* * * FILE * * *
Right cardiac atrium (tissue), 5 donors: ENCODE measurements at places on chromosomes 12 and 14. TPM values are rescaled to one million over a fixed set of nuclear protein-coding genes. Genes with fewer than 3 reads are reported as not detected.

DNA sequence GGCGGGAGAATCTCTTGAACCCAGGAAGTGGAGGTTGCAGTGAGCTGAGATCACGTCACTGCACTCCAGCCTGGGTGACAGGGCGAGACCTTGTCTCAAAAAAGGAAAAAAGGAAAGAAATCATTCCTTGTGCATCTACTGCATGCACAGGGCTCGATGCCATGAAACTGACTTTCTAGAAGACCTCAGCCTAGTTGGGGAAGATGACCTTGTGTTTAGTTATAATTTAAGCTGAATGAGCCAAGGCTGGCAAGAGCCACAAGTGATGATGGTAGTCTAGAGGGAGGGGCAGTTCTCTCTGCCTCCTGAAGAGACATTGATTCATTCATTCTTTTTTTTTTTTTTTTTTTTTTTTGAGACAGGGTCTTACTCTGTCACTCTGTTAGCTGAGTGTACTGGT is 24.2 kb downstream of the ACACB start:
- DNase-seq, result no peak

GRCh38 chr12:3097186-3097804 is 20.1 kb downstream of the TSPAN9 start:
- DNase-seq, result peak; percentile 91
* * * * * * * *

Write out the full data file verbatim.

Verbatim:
Right cardiac atrium (tissue), 5 donors: ENCODE measurements at places on chromosomes 12 and 14. TPM values are rescaled to one million over a fixed set of nuclear protein-coding genes. Genes with fewer than 3 reads are reported as not detected.

DNA sequence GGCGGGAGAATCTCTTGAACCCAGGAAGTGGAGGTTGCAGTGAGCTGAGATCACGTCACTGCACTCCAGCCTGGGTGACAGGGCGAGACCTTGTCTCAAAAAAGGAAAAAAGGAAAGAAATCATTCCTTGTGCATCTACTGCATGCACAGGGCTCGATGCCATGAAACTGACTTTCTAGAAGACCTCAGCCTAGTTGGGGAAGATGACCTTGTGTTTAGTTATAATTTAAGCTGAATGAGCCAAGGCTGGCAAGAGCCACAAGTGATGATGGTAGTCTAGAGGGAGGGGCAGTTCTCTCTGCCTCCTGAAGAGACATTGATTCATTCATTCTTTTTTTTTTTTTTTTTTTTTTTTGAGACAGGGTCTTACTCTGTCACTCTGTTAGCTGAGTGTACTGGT is 24.2 kb downstream of the ACACB start:
- DNase-seq, result no peak

GRCh38 chr12:3097186-3097804 is 20.1 kb downstream of the TSPAN9 start:
- DNase-seq, result peak; percentile 91